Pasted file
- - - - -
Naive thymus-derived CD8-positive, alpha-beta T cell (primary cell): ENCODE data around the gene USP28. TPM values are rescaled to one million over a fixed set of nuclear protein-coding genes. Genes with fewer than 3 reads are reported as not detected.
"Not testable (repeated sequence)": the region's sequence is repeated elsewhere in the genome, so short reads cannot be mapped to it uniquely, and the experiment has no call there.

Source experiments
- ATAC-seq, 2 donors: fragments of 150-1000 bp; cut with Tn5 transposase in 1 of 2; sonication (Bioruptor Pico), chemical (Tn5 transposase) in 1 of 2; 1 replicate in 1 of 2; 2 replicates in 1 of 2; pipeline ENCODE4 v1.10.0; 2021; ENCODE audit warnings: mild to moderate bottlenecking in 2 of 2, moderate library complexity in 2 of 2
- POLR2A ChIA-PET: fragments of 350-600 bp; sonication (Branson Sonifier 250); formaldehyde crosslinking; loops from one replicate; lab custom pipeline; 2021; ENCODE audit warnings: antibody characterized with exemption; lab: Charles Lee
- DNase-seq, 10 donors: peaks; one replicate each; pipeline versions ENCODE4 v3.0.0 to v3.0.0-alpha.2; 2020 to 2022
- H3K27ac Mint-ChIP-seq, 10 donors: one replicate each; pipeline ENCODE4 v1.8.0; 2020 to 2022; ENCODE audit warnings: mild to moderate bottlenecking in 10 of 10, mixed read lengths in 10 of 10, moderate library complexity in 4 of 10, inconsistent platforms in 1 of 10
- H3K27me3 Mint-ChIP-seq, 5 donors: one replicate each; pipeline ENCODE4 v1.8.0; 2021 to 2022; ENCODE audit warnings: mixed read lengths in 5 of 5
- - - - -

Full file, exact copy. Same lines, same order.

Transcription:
Naive thymus-derived CD8-positive, alpha-beta T cell (primary cell): ENCODE data around the gene USP28. TPM values are rescaled to one million over a fixed set of nuclear protein-coding genes. Genes with fewer than 3 reads are reported as not detected.
"Not testable (repeated sequence)": the region's sequence is repeated elsewhere in the genome, so short reads cannot be mapped to it uniquely, and the experiment has no call there.

Source experiments
- ATAC-seq, 2 donors: fragments of 150-1000 bp; cut with Tn5 transposase in 1 of 2; sonication (Bioruptor Pico), chemical (Tn5 transposase) in 1 of 2; 1 replicate in 1 of 2; 2 replicates in 1 of 2; pipeline ENCODE4 v1.10.0; 2021; ENCODE audit warnings: mild to moderate bottlenecking in 2 of 2, moderate library complexity in 2 of 2
- POLR2A ChIA-PET: fragments of 350-600 bp; sonication (Branson Sonifier 250); formaldehyde crosslinking; loops from one replicate; lab custom pipeline; 2021; ENCODE audit warnings: antibody characterized with exemption; lab: Charles Lee
- DNase-seq, 10 donors: peaks; one replicate each; pipeline versions ENCODE4 v3.0.0 to v3.0.0-alpha.2; 2020 to 2022
- H3K27ac Mint-ChIP-seq, 10 donors: one replicate each; pipeline ENCODE4 v1.8.0; 2020 to 2022; ENCODE audit warnings: mild to moderate bottlenecking in 10 of 10, mixed read lengths in 10 of 10, moderate library complexity in 4 of 10, inconsistent platforms in 1 of 10
- H3K27me3 Mint-ChIP-seq, 5 donors: one replicate each; pipeline ENCODE4 v1.8.0; 2021 to 2022; ENCODE audit warnings: mixed read lengths in 5 of 5